Every since little Freddie screamed out “Hearts and kidneys are tinker toys!” in Young Frankenstein, you just knew modern science was going to set about proving him right. That’s what scientists do. Go out, have a few cocktails, watch a fun movie, and come up with insane stuff. Everything from cell phones to spinal implants to robotic eyes to molecular insertions all came after someone saw a TV show or movie. So, that’s cool and all, but what if the movie is about reanimating the dead? You know, Frankenstein? That wacky story? Well, hang on to your seat belts, this ride’s about to get interesting.
The medical definition of life depends on the husk we call home having a functioning brain. That seems simple enough but how a brain functions is still a mystery. But it’s becoming less and less so every day.
This is a device straight out of your strangest sci-fi movie. It allows you to telepathically control electronic devices. No, I’m not drunk. With very little training you can turn lights on and off, operate drones for a short range, program your phone, and accomplish many other tasks without lifting a finger. The idea is pretty straightforward. Science has been able to discern which part of the brain controls what activities for years now. This device is merely a practical application of all that research. That said, while the idea may be straightforward the technology isn’t. The user is required to wear an electronic tiara, very stylish, (which) features a node that lays across the forehead to direct the brains’ electronic activity to the correct devices.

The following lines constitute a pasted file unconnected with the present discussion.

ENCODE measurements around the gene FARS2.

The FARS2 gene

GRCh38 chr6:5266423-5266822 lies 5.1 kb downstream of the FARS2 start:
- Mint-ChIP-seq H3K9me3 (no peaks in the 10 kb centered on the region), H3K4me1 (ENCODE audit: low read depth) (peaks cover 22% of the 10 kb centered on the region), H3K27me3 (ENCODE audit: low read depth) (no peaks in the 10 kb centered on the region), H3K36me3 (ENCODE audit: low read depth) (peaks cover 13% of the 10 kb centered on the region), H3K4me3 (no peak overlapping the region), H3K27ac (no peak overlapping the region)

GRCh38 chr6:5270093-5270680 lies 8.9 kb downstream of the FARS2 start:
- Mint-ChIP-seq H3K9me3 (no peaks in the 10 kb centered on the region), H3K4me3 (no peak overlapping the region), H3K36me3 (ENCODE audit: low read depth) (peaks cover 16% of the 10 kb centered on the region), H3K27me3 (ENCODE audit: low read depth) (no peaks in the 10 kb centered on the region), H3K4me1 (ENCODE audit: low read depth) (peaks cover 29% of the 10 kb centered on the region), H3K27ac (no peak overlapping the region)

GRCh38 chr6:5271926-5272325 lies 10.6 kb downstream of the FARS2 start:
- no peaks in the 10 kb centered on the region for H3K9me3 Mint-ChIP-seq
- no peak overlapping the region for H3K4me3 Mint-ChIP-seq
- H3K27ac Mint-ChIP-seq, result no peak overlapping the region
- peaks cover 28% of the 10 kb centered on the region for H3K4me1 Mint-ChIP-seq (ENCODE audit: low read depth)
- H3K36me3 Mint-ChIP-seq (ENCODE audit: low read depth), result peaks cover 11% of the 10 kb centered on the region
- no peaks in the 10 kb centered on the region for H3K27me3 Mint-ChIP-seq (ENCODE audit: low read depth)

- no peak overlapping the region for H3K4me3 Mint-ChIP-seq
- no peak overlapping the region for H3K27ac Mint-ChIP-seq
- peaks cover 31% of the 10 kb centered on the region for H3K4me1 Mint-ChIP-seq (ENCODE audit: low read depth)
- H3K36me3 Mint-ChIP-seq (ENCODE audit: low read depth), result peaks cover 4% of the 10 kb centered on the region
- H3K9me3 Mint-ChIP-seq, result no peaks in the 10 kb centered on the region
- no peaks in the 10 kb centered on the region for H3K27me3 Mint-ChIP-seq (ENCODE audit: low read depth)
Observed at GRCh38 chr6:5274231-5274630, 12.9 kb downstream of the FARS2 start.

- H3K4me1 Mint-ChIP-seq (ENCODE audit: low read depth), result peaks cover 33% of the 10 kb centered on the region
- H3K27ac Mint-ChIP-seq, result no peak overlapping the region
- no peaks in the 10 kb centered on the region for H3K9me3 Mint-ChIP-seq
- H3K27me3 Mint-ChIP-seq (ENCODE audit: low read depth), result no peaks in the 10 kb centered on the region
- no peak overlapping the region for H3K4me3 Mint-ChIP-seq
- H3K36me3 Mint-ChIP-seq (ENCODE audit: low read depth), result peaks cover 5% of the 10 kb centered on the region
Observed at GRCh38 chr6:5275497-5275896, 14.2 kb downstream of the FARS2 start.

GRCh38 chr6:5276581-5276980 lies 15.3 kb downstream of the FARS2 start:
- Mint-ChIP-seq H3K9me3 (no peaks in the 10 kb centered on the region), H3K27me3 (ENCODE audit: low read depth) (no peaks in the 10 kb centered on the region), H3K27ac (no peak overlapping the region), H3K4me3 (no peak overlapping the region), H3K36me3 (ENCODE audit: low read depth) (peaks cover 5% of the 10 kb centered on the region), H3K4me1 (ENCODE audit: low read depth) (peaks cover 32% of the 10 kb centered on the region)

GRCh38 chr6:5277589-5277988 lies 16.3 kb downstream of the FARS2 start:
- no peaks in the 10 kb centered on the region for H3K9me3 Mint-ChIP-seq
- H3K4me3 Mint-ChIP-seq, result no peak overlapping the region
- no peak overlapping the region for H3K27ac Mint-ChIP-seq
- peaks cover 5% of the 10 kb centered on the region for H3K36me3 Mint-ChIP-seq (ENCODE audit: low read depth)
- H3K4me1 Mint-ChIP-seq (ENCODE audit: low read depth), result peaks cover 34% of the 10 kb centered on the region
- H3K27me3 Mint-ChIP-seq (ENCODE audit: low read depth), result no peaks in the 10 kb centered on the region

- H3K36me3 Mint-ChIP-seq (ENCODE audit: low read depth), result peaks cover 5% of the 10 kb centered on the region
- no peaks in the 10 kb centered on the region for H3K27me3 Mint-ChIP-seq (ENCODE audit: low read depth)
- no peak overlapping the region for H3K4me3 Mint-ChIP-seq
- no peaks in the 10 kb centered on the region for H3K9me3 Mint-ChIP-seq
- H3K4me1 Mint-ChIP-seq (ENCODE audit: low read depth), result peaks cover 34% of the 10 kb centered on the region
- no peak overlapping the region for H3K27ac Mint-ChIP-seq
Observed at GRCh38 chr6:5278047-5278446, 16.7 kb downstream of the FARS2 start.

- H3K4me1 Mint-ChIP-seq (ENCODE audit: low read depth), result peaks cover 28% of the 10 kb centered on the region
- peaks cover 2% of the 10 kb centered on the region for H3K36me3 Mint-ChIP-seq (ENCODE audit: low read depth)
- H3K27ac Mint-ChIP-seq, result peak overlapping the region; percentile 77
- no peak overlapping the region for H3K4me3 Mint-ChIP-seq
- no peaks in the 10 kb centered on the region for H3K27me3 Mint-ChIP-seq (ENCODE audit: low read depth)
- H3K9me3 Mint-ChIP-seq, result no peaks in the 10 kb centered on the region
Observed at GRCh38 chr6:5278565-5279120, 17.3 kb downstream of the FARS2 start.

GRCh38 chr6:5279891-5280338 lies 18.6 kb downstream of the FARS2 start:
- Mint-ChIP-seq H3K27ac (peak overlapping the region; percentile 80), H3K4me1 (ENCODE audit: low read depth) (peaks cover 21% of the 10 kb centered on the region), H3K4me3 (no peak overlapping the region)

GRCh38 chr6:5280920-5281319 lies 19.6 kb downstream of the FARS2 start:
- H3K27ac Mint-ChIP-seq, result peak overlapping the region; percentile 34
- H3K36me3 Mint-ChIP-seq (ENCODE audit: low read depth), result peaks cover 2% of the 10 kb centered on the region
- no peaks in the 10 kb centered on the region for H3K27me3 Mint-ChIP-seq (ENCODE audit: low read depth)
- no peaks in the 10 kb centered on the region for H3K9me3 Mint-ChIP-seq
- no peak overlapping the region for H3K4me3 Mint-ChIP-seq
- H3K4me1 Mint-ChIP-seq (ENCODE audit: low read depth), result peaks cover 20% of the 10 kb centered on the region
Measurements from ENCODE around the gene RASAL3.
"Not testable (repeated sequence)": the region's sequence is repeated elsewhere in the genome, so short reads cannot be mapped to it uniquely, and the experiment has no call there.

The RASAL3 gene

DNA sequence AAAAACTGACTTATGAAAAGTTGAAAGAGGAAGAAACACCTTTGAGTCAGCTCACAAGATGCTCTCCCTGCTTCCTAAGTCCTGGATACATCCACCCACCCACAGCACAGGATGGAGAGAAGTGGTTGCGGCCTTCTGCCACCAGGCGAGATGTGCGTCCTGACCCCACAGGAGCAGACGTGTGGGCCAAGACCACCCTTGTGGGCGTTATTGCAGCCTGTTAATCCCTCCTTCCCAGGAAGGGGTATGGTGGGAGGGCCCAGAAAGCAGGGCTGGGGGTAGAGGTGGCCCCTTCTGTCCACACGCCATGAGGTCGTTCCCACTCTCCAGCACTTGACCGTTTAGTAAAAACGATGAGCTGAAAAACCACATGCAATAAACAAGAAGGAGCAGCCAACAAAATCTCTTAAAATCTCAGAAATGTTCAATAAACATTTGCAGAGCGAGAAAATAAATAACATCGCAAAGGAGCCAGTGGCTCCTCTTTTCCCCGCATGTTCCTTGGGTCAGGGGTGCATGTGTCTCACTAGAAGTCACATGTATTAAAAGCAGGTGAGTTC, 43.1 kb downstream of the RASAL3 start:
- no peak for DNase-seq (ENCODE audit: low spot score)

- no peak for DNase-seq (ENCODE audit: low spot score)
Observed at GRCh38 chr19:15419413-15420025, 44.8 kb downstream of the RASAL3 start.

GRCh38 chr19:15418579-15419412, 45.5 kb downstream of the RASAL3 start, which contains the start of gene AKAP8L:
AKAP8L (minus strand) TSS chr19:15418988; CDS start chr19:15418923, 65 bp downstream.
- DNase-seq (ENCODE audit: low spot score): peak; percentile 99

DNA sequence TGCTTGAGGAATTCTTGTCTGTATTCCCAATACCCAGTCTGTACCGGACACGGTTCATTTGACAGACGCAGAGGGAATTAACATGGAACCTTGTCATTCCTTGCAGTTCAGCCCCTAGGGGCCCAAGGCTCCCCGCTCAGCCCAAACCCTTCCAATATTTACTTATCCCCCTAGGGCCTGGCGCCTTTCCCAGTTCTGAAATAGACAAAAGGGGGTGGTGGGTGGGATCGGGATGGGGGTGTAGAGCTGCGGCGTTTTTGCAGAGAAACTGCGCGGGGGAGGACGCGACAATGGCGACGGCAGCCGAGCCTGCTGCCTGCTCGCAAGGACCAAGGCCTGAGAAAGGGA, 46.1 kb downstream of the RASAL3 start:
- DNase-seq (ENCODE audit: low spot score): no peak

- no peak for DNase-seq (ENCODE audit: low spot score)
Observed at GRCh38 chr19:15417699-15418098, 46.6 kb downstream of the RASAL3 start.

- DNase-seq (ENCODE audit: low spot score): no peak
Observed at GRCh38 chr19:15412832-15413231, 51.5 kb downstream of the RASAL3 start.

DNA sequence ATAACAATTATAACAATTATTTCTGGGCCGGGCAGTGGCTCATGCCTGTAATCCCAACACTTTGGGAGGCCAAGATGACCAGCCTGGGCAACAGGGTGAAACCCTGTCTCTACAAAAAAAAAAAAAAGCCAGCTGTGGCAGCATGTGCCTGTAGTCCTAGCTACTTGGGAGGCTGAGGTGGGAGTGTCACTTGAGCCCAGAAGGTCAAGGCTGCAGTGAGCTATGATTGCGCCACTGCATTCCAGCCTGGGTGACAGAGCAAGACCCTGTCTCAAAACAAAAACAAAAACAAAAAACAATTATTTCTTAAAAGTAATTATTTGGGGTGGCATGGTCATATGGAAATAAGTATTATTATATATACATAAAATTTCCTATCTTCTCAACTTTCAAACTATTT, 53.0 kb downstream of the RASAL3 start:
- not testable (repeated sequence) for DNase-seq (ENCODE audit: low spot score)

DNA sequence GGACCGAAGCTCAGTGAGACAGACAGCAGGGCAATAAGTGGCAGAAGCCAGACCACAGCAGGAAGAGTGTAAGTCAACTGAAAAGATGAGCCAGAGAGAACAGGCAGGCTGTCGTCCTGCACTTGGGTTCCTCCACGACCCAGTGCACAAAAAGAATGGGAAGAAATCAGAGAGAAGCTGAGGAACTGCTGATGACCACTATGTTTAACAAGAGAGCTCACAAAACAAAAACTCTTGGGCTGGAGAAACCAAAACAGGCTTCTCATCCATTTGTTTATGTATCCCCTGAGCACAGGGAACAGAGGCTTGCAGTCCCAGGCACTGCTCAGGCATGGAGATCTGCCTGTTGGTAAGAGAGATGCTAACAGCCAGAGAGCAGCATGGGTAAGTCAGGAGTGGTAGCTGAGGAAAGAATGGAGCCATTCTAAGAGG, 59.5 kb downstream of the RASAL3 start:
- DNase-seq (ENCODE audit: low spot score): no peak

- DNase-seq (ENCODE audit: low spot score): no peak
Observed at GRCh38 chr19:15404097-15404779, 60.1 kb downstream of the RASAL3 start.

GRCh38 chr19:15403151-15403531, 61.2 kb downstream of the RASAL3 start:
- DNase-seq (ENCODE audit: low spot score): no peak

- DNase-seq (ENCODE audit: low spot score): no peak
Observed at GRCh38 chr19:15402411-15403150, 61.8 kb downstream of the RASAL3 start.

It also can act as a brain wave regulator so you can concentrate better, calm down easier, and play games on other people’s computers. Essentially, communication could occur mind to mind. Yes, brain sex is 100% doable. Just brain to brain, you never need touch another human again.
Think of it this way, since doctors can monitor your brain activity using an EEG. there’s no reason in the world you can’t control the output. And, with a little nudge from science, that’s exactly what you can do.
The brain-to-brain sex is just a bonus.
In January of this year, I wrote about how scientists had discovered that virtual reality could be used to dramatically decrease, or eliminate, pain medication in serious injured patients. And, while that stimulation was visual, they also discovered that certain types of physical stimuli, implanted directly in the brain, could help stroke victims regain a normal life.